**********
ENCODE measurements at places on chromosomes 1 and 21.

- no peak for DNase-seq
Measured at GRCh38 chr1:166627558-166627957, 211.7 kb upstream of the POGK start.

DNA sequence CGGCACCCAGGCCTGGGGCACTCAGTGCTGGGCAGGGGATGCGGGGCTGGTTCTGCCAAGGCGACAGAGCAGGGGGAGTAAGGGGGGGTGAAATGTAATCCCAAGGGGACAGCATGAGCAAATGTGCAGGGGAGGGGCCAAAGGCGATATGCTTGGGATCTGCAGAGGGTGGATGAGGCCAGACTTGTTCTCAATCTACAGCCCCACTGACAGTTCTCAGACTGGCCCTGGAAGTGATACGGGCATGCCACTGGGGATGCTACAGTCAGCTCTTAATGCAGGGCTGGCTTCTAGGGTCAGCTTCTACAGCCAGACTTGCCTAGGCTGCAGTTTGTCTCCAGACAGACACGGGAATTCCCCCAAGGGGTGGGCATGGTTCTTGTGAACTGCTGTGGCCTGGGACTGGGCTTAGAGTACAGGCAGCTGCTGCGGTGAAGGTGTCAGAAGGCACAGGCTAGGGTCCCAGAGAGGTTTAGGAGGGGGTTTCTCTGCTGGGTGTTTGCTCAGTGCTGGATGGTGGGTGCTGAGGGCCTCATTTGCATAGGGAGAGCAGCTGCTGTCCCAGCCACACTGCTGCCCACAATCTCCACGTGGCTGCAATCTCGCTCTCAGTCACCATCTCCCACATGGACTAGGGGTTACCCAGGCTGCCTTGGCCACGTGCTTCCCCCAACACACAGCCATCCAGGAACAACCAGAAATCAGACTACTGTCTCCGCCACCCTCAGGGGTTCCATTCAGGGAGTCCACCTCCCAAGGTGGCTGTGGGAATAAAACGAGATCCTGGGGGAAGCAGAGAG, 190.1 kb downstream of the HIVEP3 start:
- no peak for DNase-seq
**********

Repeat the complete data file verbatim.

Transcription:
ENCODE measurements at places on chromosomes 1 and 21.

- no peak for DNase-seq
Measured at GRCh38 chr1:166627558-166627957, 211.7 kb upstream of the POGK start.

DNA sequence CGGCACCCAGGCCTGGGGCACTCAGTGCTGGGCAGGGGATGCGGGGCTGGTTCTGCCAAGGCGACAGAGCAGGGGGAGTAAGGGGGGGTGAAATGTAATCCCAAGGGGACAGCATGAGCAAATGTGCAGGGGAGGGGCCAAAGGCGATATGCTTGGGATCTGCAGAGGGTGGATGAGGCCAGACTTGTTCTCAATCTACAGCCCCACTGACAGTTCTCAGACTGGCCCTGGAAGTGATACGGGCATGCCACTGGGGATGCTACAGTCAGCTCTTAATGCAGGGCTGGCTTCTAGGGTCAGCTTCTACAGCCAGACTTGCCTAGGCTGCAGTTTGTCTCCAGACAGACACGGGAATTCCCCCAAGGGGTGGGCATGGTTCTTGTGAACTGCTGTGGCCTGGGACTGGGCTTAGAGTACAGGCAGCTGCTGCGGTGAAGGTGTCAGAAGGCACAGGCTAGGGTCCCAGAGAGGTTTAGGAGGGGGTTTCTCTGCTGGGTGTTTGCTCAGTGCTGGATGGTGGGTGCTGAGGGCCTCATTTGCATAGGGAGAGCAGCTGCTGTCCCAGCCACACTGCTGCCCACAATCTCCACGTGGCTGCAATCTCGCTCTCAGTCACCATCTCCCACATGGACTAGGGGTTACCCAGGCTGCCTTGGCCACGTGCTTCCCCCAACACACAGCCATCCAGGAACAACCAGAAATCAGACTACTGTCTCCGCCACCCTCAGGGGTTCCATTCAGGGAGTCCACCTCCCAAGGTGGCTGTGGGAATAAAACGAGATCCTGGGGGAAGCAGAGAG, 190.1 kb downstream of the HIVEP3 start:
- no peak for DNase-seq